It is at this point that the film began to engage me as we see Joel and Clementine desperately trying to hide her in some part of his memory so that he won’t lose her. Despite their efforts, however, the procedure is successful and he wakes up with no memory of her. Then it becomes clear that the meeting at the beginning of the film was not their first meeting but their second when some impulse draws them back to the place of their first meeting. And as in their first meeting, they fall for each other at their second. But I won’t say more about what happens with love the second time around.

What intrigued me was the question of whether or not I would want to erase certain memories if the technology was available. Joel is confronted with the realization that he will be losing good memories with the bad and he comes to see that despite the ache of losing her he values what they had together. So I began to wonder why he and Clementine couldn’t have just erased the bad memories of their relationship and left the good.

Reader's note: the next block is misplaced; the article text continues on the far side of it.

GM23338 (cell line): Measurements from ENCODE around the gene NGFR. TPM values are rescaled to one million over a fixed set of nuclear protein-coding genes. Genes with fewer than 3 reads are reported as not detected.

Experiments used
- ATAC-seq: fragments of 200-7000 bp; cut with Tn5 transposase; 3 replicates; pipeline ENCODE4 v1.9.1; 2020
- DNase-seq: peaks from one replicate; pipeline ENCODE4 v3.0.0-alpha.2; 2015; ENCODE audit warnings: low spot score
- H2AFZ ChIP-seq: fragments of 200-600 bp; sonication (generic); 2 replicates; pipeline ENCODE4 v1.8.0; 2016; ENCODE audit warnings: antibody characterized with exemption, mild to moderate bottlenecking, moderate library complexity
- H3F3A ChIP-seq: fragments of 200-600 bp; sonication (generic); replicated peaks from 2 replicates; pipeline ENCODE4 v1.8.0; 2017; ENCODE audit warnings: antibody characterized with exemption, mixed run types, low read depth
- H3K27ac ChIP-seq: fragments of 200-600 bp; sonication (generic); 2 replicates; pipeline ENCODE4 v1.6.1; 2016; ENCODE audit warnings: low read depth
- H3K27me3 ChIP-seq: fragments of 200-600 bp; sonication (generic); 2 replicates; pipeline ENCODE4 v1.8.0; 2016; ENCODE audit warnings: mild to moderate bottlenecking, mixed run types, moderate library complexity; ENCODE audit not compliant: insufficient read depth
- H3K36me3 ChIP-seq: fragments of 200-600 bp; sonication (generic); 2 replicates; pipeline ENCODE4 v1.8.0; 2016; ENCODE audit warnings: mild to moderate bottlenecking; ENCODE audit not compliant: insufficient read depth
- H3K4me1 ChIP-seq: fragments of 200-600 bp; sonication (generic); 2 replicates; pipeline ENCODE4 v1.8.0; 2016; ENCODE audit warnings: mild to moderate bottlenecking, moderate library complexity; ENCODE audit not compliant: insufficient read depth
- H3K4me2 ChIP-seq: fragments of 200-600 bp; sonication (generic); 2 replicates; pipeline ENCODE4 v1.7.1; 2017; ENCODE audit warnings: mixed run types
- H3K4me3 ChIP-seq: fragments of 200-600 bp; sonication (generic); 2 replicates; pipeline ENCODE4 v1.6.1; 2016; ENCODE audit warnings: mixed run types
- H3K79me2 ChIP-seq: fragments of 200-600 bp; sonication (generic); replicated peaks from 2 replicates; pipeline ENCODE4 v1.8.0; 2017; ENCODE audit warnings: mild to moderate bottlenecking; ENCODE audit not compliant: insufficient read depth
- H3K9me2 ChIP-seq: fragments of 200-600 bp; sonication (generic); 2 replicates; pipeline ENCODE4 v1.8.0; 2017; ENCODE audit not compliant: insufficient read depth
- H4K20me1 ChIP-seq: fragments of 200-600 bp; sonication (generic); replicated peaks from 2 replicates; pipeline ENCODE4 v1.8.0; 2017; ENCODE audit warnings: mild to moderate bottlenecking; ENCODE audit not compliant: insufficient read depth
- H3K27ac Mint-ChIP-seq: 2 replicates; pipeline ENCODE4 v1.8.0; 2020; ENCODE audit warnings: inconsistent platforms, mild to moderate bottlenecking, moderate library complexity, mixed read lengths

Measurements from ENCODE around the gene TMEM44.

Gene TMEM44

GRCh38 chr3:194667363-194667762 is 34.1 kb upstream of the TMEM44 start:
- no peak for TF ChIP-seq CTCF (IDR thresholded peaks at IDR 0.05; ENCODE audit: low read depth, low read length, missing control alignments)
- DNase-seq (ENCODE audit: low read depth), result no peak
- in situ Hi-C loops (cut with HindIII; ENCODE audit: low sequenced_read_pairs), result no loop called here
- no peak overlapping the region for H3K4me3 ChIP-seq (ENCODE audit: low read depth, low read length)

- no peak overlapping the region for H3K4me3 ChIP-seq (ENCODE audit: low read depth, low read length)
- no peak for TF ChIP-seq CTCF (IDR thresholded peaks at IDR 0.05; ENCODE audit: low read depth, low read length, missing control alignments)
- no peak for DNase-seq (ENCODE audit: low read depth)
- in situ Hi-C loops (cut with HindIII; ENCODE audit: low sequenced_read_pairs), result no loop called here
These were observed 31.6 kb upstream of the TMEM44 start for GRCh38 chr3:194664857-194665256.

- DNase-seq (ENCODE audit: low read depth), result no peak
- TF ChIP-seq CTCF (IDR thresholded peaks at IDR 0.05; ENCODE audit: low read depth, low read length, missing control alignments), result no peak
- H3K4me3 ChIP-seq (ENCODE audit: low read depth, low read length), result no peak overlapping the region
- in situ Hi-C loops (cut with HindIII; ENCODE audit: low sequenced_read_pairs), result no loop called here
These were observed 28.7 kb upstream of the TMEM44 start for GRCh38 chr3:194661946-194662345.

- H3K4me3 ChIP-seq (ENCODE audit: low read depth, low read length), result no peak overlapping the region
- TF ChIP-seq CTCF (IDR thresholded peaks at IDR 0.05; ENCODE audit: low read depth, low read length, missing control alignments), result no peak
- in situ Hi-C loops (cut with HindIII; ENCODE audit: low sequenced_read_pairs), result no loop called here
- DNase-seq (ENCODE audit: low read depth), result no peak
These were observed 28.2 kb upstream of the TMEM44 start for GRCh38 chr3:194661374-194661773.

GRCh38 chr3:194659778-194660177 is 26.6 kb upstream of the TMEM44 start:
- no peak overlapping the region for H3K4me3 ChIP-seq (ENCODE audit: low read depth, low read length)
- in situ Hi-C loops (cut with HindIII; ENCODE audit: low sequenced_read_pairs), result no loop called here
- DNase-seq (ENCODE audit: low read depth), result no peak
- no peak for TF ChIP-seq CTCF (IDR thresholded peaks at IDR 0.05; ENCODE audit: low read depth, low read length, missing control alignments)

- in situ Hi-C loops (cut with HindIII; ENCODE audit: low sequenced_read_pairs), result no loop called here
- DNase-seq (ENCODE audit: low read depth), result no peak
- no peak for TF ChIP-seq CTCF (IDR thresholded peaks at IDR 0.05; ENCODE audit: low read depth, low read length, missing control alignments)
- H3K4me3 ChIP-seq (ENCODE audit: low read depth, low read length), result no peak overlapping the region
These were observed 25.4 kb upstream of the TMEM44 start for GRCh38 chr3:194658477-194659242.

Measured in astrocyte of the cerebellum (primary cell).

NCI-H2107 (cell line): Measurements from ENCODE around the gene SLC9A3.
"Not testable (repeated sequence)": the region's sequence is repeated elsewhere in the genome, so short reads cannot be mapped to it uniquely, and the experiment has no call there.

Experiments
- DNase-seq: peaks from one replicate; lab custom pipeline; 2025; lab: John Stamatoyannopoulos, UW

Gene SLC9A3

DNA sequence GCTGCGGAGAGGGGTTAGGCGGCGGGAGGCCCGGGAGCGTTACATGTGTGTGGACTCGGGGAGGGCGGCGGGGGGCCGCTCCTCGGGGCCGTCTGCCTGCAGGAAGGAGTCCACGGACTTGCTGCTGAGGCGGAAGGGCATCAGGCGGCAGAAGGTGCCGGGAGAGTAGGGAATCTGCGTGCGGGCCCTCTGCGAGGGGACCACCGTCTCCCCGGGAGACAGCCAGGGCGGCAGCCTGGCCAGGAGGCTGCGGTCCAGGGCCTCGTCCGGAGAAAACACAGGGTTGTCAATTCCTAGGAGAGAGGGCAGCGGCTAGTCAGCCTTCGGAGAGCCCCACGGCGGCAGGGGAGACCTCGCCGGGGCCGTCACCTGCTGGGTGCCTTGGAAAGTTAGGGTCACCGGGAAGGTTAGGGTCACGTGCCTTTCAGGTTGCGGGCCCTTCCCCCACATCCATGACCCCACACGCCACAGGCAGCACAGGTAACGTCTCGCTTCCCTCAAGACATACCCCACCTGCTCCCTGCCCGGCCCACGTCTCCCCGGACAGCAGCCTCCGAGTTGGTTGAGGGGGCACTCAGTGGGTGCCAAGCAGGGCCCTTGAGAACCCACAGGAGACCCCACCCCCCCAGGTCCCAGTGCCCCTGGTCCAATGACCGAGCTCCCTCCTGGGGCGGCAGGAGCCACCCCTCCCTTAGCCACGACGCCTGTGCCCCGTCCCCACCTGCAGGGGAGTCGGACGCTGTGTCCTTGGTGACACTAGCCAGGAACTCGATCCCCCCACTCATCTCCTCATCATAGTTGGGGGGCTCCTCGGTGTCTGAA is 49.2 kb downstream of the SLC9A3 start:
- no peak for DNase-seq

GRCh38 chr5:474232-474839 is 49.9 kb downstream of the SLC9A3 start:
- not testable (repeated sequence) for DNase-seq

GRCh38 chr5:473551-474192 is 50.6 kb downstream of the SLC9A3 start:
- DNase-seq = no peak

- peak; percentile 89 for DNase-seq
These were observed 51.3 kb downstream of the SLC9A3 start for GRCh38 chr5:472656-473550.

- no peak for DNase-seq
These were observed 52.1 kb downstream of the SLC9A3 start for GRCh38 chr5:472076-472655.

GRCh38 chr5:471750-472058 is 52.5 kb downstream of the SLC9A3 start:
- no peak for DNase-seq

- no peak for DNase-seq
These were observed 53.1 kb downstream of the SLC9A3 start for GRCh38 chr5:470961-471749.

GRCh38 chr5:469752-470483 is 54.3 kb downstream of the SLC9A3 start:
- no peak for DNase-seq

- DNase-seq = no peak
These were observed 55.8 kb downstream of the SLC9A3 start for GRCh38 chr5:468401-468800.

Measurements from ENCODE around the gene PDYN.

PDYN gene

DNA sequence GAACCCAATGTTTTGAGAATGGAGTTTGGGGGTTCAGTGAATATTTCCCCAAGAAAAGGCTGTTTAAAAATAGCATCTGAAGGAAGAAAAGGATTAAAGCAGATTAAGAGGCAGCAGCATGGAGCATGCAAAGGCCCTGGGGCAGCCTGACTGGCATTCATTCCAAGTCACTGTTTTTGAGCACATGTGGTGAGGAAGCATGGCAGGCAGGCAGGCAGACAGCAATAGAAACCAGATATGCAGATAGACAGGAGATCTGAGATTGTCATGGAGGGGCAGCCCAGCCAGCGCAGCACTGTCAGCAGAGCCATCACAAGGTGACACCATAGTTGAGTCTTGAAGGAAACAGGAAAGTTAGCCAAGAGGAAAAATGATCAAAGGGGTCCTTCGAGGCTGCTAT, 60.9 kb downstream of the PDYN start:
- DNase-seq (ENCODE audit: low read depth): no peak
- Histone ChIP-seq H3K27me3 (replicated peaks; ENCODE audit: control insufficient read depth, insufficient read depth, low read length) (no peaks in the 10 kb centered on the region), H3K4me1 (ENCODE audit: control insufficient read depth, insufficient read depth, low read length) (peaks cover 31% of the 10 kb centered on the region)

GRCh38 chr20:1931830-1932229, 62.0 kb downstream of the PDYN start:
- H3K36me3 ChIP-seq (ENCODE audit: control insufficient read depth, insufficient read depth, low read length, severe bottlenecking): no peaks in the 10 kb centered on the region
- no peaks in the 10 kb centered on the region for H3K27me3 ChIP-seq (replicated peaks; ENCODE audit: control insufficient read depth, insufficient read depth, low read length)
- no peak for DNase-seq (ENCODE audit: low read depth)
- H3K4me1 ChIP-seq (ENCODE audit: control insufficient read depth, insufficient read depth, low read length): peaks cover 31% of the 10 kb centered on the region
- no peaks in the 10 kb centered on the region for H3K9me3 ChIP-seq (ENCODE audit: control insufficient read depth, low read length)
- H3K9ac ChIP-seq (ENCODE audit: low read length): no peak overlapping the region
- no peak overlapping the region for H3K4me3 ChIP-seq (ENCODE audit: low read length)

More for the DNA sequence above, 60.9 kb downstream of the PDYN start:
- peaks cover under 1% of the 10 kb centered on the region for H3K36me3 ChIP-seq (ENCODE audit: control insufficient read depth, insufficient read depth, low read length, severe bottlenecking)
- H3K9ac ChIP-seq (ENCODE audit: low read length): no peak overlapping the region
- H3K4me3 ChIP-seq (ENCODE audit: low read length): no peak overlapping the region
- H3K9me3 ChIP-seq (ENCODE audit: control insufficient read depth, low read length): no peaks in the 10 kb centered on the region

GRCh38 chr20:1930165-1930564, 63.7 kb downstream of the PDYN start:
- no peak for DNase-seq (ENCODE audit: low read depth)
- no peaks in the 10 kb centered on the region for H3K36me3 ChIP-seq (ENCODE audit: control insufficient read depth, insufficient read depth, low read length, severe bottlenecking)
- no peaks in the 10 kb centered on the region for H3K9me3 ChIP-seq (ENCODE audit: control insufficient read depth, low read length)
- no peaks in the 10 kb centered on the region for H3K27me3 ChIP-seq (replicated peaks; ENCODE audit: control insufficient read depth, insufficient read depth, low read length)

The film actually gives something of an answer to that question in another relationship between the doctor and his receptionist but I won’t even begin to try to unwrap the complicated plot twists involving the Lacuna staff. Suffice it to say that the film seems to suggest that even painful memories of the hurts we do to each other are part of the process by which we learn and grow into better people.

Is it impossible then to ever forget hurts inflicted and received? The theme of forgetfulness is a rich one in the book of Isaiah and what we read there is that God will forget the sins of His people and they will forget their shame. But this is a forgetfulness that follows the hard process of truth speaking, repentance and forgiveness.

Lacuna Inc offers what many of us would like, a painless, fast and easy means to forget pain. In the end, however, the film seems to suggest that Joel and Clementine will choose a more difficult but also more rewarding path towards forgiving and forgetting the hurts they have done each other.